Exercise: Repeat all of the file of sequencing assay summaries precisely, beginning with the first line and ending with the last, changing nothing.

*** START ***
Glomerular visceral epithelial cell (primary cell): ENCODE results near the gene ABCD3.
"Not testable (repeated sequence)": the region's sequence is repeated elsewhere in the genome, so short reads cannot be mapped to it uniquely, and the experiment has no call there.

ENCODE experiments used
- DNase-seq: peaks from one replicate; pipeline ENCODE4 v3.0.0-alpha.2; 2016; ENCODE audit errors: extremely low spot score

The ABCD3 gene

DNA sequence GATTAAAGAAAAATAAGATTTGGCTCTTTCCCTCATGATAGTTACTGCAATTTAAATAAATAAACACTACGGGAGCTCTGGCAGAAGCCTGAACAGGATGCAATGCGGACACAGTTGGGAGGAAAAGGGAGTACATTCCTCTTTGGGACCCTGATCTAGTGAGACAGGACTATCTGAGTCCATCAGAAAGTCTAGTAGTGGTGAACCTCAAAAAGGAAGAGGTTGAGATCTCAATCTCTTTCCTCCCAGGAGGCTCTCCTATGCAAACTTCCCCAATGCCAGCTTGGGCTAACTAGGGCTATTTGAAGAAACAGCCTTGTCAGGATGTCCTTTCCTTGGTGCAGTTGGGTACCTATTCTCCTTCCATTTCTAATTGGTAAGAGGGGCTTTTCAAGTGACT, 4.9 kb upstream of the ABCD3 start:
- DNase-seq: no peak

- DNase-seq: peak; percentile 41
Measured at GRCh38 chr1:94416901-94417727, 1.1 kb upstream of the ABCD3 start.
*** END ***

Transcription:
Glomerular visceral epithelial cell (primary cell): ENCODE results near the gene ABCD3.
"Not testable (repeated sequence)": the region's sequence is repeated elsewhere in the genome, so short reads cannot be mapped to it uniquely, and the experiment has no call there.

ENCODE experiments used
- DNase-seq: peaks from one replicate; pipeline ENCODE4 v3.0.0-alpha.2; 2016; ENCODE audit errors: extremely low spot score

The ABCD3 gene

DNA sequence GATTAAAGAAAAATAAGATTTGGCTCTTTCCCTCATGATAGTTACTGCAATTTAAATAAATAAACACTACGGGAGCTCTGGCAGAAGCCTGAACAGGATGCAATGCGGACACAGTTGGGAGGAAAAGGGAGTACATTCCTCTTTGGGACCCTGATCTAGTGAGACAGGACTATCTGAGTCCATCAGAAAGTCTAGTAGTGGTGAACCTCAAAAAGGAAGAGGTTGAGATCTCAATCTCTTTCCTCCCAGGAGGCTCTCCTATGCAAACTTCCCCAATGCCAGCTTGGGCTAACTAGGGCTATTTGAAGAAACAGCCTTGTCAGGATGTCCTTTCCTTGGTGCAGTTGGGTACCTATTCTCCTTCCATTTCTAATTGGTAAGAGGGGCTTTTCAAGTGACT, 4.9 kb upstream of the ABCD3 start:
- DNase-seq: no peak

- DNase-seq: peak; percentile 41
Measured at GRCh38 chr1:94416901-94417727, 1.1 kb upstream of the ABCD3 start.